Portsmouth began hosting first-class cricket at the United Services Recreation Ground in 1882, [358] and Hampshire County Cricket Club matches were played there from 1895 to 2000. In 2000, Hampshire moved their home matches to the new Rose Bowl cricket ground in West End. [359] Portsmouth is home to four hockey clubs: City of Portsmouth Hockey Club, based at the university's Langstone Campus; [360] Portsmouth & Southsea Hockey Club and Portsmouth Sharks Hockey Club, based at the Admiral Lord Nelson School; [361] and United Services Portsmouth Hockey Club, based on Burnaby Road. [362] Great Salterns Golf Club, established in 1926, [363] is an 18-hole parkland course with two holes played across a lake; [364] there are coastal courses at Hayling and the Gosport and Stokes Bay Golf Club. [121] Boxing was a popular sport between 1910 and 1960, and a monument commemorating the city's boxing heritage was built in 2017. [365]



In March 2008, Portsmouth City Council became the first local authority in the UK to implement city-wide 20 miles per hour speed limit zones. [366] [367]


Ferries and cargo and military vessels in Portsmouth Harbour A busy scene with ferries - geograph.org.uk - 1306443.jpg
Ferries and cargo and military vessels in Portsmouth Harbour

Portsmouth Harbour has passenger-ferry links to Gosport and the Isle of Wight, [368] with car-ferry service to the Isle of Wight nearby. [369] Hovertravel, Britain's longest-standing commercial hovercraft service, begun in the 1960s, runs from near Clarence Pier in Southsea to Ryde, Isle of Wight. [370] Portsmouth International Port has links to Caen, Cherbourg-Octeville, St Malo and Le Havre in France, [371] [372] Santander and Bilbao in Spain, [373] and the Channel Islands. [374] Ferry services from the port are operated by Brittany Ferries and Condor Ferries. [373] [375] [376]

On 18 May 2006, Trasmediterranea began service to Bilbao in competition with P&O's service. Its ferry, Fortuny, was detained in Portsmouth by the Maritime and Coastguard Agency for a number of safety violations. [377] They were quickly corrected and the service was cleared for passengers on 23 May of that year. [378] Trasmediterránea discontinued its Bilbao service in March 2007, citing a need to deploy the Fortuny elsewhere. [379] P&O Ferries ended their service to Bilbao on 27 September 2010 due to "unsustainable losses". [380] [381] The second-busiest ferry port in the UK (after Dover), Portsmouth handles about three million passengers per year. [382] [383]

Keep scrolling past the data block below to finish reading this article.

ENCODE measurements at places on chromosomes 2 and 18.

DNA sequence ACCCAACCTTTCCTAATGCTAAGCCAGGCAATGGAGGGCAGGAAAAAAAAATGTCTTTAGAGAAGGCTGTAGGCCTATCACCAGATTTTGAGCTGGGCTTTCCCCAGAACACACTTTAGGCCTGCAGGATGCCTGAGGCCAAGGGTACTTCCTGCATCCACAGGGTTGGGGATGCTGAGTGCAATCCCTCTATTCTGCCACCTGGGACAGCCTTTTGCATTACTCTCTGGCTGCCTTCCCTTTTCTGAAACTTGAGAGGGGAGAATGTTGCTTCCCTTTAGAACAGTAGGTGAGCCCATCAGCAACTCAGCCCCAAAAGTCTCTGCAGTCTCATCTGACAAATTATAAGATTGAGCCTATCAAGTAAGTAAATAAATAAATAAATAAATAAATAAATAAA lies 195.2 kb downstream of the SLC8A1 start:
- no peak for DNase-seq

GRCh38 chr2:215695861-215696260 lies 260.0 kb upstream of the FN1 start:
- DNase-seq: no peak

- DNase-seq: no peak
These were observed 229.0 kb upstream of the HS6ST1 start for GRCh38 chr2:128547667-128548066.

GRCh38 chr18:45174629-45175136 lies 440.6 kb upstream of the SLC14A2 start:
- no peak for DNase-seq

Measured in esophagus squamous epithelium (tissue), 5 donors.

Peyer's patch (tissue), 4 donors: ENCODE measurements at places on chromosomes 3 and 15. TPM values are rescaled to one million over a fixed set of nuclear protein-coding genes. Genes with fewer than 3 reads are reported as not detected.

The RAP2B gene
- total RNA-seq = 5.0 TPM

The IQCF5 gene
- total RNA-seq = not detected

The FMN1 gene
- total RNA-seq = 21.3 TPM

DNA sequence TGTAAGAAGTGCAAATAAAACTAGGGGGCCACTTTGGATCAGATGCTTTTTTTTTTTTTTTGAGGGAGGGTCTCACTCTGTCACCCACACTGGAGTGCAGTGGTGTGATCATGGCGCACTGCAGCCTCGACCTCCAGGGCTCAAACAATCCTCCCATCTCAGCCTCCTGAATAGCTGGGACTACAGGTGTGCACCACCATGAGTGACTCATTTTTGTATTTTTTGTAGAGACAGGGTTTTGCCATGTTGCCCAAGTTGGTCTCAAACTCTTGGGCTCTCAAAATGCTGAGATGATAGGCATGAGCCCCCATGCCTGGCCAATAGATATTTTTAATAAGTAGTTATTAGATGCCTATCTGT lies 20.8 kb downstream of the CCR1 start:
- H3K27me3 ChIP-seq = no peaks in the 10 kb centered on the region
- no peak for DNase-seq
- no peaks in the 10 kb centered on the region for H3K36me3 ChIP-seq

Local bus services are provided by Stagecoach South and First Hampshire & Dorset to the city and its surrounding towns. Hovertravel and Stagecoach operate a Hoverbus service from the city centre to Southsea Hovercraft Terminal and the Hard Interchange, near the seafront. [384] National Express service from Portsmouth operates primarily from the Hard Interchange to Victoria Coach Station, Cornwall, Bradford, Birkenhead and Bristol. [385]


Railways in the Portsmouth area
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Farlington Halt
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Admiralty Line
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Portsmouth Harbour
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Southsea Railway 1885–1914
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East Southsea

Portsmouth has four railway stations on Portsea Island: Hilsea, Fratton, Portsmouth & Southsea [386] and Portsmouth Harbour, [387] with a fifth station at Cosham in the northern mainland suburb of Cosham, Portsmouth. Portsmouth previously had additional stations at Southsea, Farlington and Paulsgrove, but these were closed at various periods of the twentieth century.

The city of Portsmouth is on two direct South Western Railway routes to London Waterloo, via Guildford and via Basingstoke. [388] There is a South Western Railway stopping service to Southampton Central and Great Western Railway service to Cardiff Central via Southampton, Salisbury, Bath Spa and Bristol. [389] Southern has service to Brighton, Gatwick Airport, Croydon and London Victoria. [390]

Closed stations

Southsea once had its own branch line, the Southsea Railway, which opened in 1885 between Southsea railway station and Fratton; it was closed in 1914 due to competition from tram services. [391]

Farlington Halt railway station was built to serve Portsmouth Park racecourse, opening as Farlington Race Course on 26 June 1891. [392] The racecourse was closed during World War One, but the station was retained to serve the ammunition dump put in its place. [393] The station closed in 1917. [392] Re-opened in 1922 until 1927. [392] Under the Southern Railway, it re-opened as a general public halt in 1928 named Farlington Halt; [392] however, this was short-lived as the station closed due to insufficient customers on 4 July 1937. [392]